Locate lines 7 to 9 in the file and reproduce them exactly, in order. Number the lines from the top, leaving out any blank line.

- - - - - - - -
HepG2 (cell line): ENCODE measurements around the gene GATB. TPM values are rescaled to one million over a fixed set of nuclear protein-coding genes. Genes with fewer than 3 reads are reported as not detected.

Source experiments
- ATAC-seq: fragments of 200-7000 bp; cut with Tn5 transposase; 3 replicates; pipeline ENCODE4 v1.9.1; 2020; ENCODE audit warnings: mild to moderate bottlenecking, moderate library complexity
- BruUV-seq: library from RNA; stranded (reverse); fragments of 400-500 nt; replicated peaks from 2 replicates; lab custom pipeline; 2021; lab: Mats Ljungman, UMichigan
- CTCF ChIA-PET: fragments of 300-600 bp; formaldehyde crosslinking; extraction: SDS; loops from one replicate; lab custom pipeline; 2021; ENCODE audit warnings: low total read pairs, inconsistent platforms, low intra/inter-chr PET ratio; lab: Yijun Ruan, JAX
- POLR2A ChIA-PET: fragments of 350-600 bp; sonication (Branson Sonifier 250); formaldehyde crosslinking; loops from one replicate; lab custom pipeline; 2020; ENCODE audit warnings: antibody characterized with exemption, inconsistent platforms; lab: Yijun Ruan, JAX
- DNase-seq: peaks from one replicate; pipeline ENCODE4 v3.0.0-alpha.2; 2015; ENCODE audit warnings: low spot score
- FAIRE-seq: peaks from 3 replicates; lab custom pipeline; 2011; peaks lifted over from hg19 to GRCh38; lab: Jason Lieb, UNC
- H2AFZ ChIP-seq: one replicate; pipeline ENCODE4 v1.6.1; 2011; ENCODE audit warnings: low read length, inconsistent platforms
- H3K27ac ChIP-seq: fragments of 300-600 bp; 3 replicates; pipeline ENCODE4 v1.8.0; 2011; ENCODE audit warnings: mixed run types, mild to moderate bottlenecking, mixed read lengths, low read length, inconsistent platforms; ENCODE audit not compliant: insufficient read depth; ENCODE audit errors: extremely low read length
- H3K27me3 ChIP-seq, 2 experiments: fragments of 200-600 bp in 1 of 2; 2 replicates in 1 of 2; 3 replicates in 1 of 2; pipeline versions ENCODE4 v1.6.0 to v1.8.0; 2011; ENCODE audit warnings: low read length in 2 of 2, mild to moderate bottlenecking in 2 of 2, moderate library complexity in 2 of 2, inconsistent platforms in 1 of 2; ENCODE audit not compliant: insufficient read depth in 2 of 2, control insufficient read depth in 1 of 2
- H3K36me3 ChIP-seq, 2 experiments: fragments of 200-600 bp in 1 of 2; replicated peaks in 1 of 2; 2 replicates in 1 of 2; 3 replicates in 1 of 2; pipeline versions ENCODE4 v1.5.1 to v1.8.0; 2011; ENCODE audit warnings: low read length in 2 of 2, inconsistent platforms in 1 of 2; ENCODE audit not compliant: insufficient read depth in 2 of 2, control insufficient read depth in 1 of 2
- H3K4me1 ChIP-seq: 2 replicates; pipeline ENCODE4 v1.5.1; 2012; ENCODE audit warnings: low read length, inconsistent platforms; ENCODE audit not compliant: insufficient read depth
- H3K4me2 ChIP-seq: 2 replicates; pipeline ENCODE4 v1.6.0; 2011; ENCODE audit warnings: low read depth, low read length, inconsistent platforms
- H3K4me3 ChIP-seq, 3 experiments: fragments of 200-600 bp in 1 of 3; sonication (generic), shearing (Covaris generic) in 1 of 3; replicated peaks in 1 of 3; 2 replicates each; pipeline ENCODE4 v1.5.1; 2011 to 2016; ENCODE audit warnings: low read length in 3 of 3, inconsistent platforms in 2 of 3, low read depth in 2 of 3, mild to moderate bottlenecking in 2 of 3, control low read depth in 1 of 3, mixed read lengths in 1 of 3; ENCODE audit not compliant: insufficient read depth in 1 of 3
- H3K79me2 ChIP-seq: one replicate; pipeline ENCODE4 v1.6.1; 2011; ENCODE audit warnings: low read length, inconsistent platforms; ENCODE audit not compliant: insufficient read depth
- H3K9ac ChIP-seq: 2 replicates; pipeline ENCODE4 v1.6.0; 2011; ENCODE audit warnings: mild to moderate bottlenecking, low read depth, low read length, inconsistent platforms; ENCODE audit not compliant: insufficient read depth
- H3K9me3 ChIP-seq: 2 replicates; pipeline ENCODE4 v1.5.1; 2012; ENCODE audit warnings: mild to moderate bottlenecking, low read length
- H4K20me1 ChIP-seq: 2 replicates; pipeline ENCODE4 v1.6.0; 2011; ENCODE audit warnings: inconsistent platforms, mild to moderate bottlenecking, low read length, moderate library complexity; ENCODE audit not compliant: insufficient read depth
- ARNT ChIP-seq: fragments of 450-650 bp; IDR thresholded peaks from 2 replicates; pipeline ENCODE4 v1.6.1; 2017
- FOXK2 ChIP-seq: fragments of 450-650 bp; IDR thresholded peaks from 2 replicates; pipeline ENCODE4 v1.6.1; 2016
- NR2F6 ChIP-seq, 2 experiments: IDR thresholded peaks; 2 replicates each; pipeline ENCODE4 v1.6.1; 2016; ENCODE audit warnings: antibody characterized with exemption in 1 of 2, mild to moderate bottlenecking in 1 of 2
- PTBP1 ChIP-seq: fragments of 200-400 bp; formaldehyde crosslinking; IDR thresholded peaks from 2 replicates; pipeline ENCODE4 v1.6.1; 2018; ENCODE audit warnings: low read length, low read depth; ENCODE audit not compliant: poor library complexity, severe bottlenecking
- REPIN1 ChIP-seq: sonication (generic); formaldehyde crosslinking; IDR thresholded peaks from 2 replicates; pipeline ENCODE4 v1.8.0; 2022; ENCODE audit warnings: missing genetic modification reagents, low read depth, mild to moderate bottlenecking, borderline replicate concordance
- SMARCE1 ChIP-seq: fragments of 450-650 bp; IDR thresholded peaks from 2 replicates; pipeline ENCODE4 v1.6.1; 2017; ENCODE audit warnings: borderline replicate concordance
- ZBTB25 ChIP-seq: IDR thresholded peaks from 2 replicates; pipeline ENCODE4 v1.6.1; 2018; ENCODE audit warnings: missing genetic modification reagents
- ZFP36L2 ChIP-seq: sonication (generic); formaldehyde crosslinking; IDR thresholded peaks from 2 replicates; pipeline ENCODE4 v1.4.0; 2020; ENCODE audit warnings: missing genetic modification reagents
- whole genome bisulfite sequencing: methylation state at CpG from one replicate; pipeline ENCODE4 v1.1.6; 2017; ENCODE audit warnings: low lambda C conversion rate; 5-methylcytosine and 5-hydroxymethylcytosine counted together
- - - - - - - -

- DNase-seq: peaks from one replicate; pipeline ENCODE4 v3.0.0-alpha.2; 2015; ENCODE audit warnings: low spot score
- FAIRE-seq: peaks from 3 replicates; lab custom pipeline; 2011; peaks lifted over from hg19 to GRCh38; lab: Jason Lieb, UNC
- H2AFZ ChIP-seq: one replicate; pipeline ENCODE4 v1.6.1; 2011; ENCODE audit warnings: low read length, inconsistent platforms